Vikram has been on a marathon soundtrack spell recording as many as 25-songs editing, filming and releasing them one by one.
“Out of these, 10 are in Hindi, nine Western and the rest in Assamese. All the tracks in Hindi talk about different aspects of life with strong undercurrents of emotive strength while the western songs convey happy mood.
“The ones in Assamese will take you back to the music of the 80s with a consistent focus on retro. But all the tracks talk about life in general.”
A self-taught professional whose influences include Arun Das, Rahul DevBurman, Kishore Kumar and his singer father at home, Vikram attended many music workshops and seminars, “to educate myself about the subtleties and finer nuances of music.
“But what my primary nucleus from where my kind of music emerges are the deep-seated emotions that must accompany meaningful and earnest lyrics,” he adds.
That does say a lot about his supreme self confidence in an era of several ambitious but self-proclaimed musicians who are happy belting out inspired music in their ‘me-too’ acts.
“The influence of Michel Jackson, RD Burman, Kishore Kumar and ghazals cannot be ruled out in my music.”
Vikram is also an actor, having acted in a stellar role in the Assamese film, III Smoking Barrels – an anthology of three stories; each exploring a different stage in life – a child involved in armed conflicts, a boy in drug peddling and a man entangled in elephant poaching.
“Acting happened by accident when the film’s director, Sanjib Dey, spotted me while I was performing on stage and insisted that I play one of the significant parts in the film,” he laughs while emphasizing that acting is not really his true calling.
“I am, and will always be, a musician.”
He also clarifies that before becoming a singer, “I was happy being a bassist and singing just followed.”
”I did understand the language but couldn’t speak it well until very lately, and therefore, did not listen to much music from my part of the country.”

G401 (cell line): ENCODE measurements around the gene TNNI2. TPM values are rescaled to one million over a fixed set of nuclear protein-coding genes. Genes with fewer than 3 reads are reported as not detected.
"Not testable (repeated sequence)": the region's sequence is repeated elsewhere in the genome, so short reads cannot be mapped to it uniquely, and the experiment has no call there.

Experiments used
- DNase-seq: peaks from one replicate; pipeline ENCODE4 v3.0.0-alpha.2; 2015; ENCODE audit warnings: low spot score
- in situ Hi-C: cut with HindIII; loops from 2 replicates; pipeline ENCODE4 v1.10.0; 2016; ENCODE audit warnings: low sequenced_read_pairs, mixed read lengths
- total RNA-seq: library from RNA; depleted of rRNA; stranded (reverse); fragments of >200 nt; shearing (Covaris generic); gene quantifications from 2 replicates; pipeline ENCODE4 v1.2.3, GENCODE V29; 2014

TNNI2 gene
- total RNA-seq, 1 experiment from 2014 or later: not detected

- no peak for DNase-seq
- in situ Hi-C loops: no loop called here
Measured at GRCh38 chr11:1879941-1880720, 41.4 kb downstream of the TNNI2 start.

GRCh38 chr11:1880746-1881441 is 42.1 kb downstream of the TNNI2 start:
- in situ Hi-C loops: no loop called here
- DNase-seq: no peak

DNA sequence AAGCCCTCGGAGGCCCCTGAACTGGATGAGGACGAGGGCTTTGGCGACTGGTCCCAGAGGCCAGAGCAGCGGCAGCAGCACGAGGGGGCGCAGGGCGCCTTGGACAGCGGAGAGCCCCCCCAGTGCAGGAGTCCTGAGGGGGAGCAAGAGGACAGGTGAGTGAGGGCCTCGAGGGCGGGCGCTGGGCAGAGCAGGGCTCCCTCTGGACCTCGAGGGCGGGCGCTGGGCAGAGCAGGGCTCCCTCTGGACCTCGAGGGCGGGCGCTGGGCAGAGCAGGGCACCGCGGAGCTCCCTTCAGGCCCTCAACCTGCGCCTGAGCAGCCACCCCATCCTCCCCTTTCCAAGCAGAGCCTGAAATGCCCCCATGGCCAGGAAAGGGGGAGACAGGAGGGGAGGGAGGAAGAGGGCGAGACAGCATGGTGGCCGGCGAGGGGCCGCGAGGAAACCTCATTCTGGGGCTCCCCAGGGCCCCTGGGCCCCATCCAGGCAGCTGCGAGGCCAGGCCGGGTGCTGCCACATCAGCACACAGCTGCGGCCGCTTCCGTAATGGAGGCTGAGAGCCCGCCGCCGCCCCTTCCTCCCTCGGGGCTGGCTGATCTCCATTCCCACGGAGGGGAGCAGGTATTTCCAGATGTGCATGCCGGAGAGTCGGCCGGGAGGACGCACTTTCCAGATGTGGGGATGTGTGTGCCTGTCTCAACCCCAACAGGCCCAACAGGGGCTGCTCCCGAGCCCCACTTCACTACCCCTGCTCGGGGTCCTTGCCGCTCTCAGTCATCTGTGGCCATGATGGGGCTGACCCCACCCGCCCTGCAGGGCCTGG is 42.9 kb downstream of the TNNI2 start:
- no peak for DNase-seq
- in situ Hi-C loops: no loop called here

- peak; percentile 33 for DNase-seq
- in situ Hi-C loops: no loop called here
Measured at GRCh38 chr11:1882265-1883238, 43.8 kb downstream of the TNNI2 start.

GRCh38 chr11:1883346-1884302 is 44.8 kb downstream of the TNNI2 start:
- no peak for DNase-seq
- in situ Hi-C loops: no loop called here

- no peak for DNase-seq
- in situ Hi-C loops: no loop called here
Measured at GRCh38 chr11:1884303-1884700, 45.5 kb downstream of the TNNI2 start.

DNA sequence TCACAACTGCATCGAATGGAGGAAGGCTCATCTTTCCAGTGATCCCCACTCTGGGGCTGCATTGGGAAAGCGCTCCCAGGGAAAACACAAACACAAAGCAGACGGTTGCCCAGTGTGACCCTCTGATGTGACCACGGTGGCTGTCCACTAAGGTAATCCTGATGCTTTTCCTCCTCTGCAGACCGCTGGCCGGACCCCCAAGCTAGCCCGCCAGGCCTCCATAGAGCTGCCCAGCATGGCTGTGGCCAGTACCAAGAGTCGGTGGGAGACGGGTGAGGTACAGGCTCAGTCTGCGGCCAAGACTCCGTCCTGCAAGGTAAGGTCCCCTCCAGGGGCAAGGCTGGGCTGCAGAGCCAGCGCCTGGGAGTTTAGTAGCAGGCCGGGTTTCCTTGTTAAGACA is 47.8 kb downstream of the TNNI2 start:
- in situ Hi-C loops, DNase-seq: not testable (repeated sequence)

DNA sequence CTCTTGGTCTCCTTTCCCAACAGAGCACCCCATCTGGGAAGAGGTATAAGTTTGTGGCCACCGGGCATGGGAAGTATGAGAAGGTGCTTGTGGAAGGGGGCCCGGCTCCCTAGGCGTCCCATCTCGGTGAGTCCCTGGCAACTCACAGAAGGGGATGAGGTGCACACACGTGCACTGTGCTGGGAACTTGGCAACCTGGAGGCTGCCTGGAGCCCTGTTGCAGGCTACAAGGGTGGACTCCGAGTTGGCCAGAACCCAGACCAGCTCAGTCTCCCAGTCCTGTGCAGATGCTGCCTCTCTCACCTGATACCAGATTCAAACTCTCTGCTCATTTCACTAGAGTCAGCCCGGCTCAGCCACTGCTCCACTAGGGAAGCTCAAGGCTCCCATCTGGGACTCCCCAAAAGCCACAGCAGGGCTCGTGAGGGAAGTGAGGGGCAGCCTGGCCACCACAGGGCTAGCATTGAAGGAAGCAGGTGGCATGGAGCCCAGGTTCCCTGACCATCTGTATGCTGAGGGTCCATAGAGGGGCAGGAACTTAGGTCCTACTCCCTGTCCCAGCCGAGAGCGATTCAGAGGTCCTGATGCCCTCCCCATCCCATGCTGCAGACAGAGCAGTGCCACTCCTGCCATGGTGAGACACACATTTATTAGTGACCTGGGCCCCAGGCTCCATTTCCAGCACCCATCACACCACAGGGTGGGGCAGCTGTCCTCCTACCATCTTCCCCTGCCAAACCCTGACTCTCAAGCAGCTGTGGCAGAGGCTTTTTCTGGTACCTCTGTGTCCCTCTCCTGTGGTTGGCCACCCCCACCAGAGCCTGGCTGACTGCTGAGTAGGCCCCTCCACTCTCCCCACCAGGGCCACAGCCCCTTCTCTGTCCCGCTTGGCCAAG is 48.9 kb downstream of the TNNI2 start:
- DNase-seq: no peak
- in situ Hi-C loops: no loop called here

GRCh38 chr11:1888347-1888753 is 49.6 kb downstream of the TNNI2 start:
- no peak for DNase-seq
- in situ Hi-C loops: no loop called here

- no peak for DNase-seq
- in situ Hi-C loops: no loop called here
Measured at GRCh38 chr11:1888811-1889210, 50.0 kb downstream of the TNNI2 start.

Doesn’t Bollywood with its multifarious influences motivate or inspire him?
“It does. But I am more inspired by western artists, and so, I am all for world music. I want to travel and learn from across the various regions.”
His choice also explains why northeast India is a paradise where the large cauldron comprising multiplicity of various philosophies, values and ethnicities merge into one despite the firmly rooted indigenous culture thriving incessantly.
Though not new to music lovers in Bengaluru, Mumbai, Goa and New Delhi, where he has lived and performed on stage for his fans, he has a definite unambiguous agenda.
“I am not really looking at Bollywood alone. Being single I want to explore music as much as I can. But not necessarily looking for opportunities to grab the mike and sing for a large audience.
“I’d be happy performing for just 2-3 people for a more intimate interaction with those who appreciate the depths of music.”
That must be serving as a catalyst for individual musicians such as Vikram Gogoi to dream, and accomplish their goals!
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Arnab has been a journalist and a keen film enthusiast, and has worked with some of the leading national dailies like Times of India, Hindustan Times and Mail Today. He has been a business journalist and later focussed on features specialising in stories on music, films, music & film personalities; art, culture, books, and social issues.